COLLARBONES

LONG DISTANCE RELATIONSHIPS

Bands form for any num­ber of rea­sons. Aside from the obvi­ous, mak­ing music, it’s an excuse to drink beer with friends, behave like a maniac in pub­lic and increase one’s sex appeal. When vocal­ist Mar­cus Whale and beat maker Travis Cook ini­ti­ated elec­tronic R&B project Col­lar­bones, it was purely based on a music-centric col­lab­o­ra­tive chemistry.

In 2007, the Sydney-based Whale and Ade­laide native Cook started shar­ing ideas via the Inter­net. Fast for­ward to the present day and Col­lar­bones have just released their third album, Return. Seven years down the line, the pair’s cre­ative bond remains the core impe­tus for their joint activities.

“It’s some­thing that comes quite nat­ural,” Whale says. “In life it’s about find­ing chem­istry with peo­ple and Travis and I have a really good chemistry.”

After join­ing forces back in the MySpace era, Whale and Cook knocked out a bunch of demos, sin­gles and mix­tapes, which led to 2011’s debut LP, Iconog­ra­phy. Defy­ing any lim­i­ta­tions imposed by their long-distance work­ing arrange­ment, 2012 saw the release of Col­lar­bones’ highly lauded sec­ond album, Die Young. The con­struc­tion process on their lat­est release lasted longer than either of its pre­de­ces­sors and, as Whale explains, they weren’t going to make another record sim­ply for the sake of it.

“We’ve got­ten to a point with Col­lar­bones where we have to have a rea­son for doing it. You can’t just be like ‘oh I was just play­ing with this and it sounds kind of OK.’ We have to have an idea and it’s got to be real­ized well. That requires time.”

We’re for­ever hear­ing hoo-ha about the death of the album. The com­mer­cial demand for long-playing releases has cer­tainly dropped, but in real­ity there’s no lack of artists mak­ing qual­ity records. Sim­i­larly, lis­ten­ing habits might’ve changed, but the notion that albums are now utterly neglected is some­thing of a fic­tion. Still, Whale can’t help but rue how the tides have turned in recent years.

“The way that peo­ple inter­act with music these days, it’s kind of like the album’s almost an after­thought,” he says. “That annoys me a bit because I really love the album for­mat. I think it’s really great and I wish it had more value these days. I’m really happy when things hap­pen like when Bey­oncé put out her album and it was only avail­able as an entire pack­agem, for about a week,” he adds. “These peo­ple are in posi­tions of power, where they have huge hoards of fans who want as much as they can get. It kind of speaks to me that it’s still impor­tant to peo­ple that they can sit down and lis­ten to some­thing for an hour.”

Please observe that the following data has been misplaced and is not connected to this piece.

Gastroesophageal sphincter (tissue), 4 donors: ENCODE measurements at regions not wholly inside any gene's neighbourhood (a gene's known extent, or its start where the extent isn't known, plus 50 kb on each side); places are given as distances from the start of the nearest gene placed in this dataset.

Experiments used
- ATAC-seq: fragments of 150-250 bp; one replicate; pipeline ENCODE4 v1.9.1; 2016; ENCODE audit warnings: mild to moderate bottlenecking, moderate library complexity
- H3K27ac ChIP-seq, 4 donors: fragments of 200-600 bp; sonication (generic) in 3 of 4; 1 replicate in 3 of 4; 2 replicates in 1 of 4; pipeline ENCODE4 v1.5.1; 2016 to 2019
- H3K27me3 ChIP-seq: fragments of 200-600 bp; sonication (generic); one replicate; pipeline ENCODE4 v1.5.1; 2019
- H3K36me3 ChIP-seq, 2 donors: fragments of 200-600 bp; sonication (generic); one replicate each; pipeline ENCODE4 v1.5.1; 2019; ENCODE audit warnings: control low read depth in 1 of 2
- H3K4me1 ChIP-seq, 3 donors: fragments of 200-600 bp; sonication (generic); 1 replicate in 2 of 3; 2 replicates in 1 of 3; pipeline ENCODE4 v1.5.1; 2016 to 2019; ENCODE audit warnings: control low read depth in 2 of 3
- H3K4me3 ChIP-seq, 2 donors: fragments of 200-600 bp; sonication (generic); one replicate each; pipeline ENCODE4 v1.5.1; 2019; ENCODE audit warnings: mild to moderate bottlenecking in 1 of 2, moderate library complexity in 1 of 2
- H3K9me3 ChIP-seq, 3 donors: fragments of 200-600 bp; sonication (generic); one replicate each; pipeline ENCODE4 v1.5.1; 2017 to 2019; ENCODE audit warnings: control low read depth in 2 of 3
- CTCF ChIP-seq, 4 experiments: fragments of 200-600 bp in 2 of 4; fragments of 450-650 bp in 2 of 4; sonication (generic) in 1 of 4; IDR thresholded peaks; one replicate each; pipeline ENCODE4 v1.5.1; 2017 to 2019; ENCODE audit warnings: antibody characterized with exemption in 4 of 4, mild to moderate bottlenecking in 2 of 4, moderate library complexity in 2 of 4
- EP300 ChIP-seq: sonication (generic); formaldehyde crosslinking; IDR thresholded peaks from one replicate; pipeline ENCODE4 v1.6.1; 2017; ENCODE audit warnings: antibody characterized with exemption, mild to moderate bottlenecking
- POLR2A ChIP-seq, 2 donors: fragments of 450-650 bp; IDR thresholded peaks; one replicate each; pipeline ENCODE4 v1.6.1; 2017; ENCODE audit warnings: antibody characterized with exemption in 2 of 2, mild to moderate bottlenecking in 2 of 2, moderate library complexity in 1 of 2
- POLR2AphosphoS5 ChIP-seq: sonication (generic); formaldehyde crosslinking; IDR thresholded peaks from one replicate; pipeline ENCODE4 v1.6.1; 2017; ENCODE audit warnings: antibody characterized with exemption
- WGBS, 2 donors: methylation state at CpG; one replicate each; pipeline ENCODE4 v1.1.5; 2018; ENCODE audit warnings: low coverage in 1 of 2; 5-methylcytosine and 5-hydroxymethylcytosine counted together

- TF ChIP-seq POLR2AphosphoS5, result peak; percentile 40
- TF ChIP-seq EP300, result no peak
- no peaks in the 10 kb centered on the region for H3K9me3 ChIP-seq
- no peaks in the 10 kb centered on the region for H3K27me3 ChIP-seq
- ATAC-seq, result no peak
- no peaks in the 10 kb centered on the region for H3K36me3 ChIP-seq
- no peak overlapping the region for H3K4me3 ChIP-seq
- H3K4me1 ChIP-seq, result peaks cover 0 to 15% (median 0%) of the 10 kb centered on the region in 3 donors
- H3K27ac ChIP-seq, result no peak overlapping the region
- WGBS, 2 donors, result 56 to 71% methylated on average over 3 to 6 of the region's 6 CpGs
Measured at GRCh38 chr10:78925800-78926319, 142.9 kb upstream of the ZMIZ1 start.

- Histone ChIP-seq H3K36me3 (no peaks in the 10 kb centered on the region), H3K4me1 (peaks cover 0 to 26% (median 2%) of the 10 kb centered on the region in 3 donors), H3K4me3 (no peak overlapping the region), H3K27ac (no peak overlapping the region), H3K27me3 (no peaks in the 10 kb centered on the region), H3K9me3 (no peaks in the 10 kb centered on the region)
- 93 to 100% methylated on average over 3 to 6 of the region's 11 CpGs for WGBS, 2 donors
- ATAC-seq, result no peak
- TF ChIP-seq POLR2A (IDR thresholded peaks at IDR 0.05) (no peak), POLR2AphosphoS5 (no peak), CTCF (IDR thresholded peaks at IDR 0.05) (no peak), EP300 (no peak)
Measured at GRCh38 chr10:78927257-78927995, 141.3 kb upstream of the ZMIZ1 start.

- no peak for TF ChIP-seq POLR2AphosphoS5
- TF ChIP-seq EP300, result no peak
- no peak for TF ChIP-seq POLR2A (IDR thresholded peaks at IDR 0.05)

It’s plain to see Col­lar­bones are faith­ful advo­cates of the long-playing for­mat, which is some­thing dis­tinct from just a col­lec­tion of songs. With Return they set out to craft an entire body of work. “We wanted it to be a jour­ney and we wanted it to be some­thing that sus­tained itself over the 40-something min­utes and felt com­plete,” Whale says. “It’s an inter­est­ing process. Towards the end it gets really fun because you’re like ‘All right we’ve got six or seven [songs] that we really like, now we can work a through-line in it and make some songs that fit nicely in there’. Then it feels like you’re really writ­ing an album, rather than just work­ing on tracks. So songs like Flush and the intro song [100 Nights] were ones we did really late in the process to give it real dimension.”

The album’s big­ger pic­ture might only have become appar­ent after an exten­sive writ­ing period, but Return’s lyri­cal frame­work was estab­lished early on. “The first song that I wrote for the album – which we never released actu­ally – I wrote imme­di­ately after being dumped by a guy,” Whale explains. “It sort of fol­lows that the entire album was about that period of time and on that theme. On that level it was pre­scribed from the beginning.”

Despite what the duo’s release his­tory might sug­gest, Whale and Cook have remained geo­graph­i­cally sep­a­rate since Col­lar­bones’ incep­tion. The inter-state divide has clearly never been a pro­duc­tiv­ity killer. More to the point, Whale believes it’s an opti­mal work­ing arrangement.

“We’ve been doing [it this way] longer than most bands in the scene have been doing it in per­son,” he says. “It’s as nor­mal to us as get­ting up in the morn­ing and eat­ing break­fast. With Col­lar­bones, it’s great because it means that Travis or I can really hone in on a bunch of stuff when we’re work­ing on it [indi­vid­u­ally] and not have to um and ah.”

Sim­i­lar to pre­vi­ous Col­lar­bones releases, Return com­prises an off­cen­tre and very-21st Cen­tury take on R&B and pop music. Song­writ­ers must remain wary of the influ­ence that pass­ing fads have on their work. Though, it’s not always easy to detect when some­thing that’s grab­bing your inter­est is des­tined for fleet­ing exis­tence. Whale believes Col­lar­bones’ unique song­writ­ing arrange­ment is help­ful in this regard.

“With this album, we took a while and a bunch of the songs are fairly old, but they’re the ones that six-to-12 months down the track we felt like they still held res­o­nance and rel­e­vance to us. We both have to develop a col­lec­tive sense for what will work,” he adds.

“That col­lec­tive sense is even more valu­able then actual musi­cal input, I think.”
 

Returns is avail­able now through Two Bright lakes / Remote Con­trol Records.
 

TOUR DATES

FEBRUARY 6 — New­town Social Club, Syd­ney NSW
FEBRUARY 7 — Pirie Social Club, Ade­laide SA
FEBRUARY 12 — Hugs & Kisses, Mel­bourne VIC
FEBRUARY 13 — Mondo, Perth WA

 

 

 

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